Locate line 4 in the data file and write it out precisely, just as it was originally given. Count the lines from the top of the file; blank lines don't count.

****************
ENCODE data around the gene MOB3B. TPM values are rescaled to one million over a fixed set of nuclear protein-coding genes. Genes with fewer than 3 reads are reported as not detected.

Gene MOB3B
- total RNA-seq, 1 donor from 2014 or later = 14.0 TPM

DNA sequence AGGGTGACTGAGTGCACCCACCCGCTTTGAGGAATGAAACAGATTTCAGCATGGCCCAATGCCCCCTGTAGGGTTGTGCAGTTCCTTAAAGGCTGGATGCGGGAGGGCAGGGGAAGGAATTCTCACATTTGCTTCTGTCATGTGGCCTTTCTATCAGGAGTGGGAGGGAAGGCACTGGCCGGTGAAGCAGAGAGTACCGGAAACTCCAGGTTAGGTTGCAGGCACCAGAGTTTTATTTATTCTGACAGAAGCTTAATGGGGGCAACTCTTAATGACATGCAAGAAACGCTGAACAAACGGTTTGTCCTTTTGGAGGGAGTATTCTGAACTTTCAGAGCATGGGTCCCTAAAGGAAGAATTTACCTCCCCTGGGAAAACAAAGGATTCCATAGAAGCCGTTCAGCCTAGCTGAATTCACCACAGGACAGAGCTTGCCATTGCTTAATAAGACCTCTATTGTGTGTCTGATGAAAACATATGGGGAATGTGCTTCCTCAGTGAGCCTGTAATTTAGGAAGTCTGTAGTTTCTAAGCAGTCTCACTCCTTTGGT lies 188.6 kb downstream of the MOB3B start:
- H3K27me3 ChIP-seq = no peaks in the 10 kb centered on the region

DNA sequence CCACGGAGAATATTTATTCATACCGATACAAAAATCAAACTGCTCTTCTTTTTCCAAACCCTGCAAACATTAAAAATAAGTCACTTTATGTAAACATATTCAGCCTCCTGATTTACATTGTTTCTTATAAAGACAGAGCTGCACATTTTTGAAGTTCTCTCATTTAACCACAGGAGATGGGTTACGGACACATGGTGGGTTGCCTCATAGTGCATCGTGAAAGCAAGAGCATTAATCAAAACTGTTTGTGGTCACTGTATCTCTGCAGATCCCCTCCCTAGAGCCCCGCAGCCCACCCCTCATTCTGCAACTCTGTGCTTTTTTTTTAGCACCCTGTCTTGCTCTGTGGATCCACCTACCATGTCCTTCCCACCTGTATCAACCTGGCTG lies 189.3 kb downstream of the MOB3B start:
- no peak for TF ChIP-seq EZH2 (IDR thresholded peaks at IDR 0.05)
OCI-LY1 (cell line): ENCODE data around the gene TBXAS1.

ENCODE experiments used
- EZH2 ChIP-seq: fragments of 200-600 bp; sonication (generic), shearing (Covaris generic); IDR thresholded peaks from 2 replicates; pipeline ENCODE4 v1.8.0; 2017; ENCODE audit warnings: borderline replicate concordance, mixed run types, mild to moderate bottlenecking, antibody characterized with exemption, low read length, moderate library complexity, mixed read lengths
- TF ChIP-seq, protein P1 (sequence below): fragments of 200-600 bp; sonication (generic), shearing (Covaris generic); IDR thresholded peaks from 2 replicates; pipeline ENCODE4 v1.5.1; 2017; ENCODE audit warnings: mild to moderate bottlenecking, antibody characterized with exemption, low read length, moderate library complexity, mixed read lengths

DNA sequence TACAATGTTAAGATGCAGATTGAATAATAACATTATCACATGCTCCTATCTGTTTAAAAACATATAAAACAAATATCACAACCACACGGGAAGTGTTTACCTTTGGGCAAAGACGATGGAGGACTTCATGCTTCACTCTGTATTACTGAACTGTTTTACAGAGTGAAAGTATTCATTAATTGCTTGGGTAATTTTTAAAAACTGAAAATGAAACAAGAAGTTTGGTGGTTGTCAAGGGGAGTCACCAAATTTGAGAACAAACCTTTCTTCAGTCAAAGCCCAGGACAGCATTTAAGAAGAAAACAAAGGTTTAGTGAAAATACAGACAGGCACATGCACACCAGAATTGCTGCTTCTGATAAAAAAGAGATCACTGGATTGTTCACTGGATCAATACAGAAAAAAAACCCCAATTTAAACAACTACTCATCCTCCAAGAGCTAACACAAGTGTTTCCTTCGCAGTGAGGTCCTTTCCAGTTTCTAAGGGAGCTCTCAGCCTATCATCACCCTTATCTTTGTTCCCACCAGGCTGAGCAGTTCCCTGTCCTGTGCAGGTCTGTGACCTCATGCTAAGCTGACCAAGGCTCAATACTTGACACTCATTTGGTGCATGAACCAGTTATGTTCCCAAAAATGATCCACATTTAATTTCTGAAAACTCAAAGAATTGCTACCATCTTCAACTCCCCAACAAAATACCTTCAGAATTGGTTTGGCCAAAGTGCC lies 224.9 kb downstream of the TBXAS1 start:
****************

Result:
DNA sequence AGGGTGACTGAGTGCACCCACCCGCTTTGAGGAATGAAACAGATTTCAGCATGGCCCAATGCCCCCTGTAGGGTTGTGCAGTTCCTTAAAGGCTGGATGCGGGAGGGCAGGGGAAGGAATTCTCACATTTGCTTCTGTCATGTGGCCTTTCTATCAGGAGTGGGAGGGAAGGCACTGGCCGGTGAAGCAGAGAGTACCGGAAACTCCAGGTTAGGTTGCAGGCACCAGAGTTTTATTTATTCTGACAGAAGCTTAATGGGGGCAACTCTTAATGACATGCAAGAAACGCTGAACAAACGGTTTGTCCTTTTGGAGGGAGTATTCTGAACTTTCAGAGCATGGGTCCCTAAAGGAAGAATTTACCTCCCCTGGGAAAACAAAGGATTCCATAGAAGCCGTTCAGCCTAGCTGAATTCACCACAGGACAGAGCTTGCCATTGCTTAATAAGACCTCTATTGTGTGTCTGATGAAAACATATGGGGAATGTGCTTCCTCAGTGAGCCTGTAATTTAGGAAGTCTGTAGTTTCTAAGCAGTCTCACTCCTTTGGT lies 188.6 kb downstream of the MOB3B start: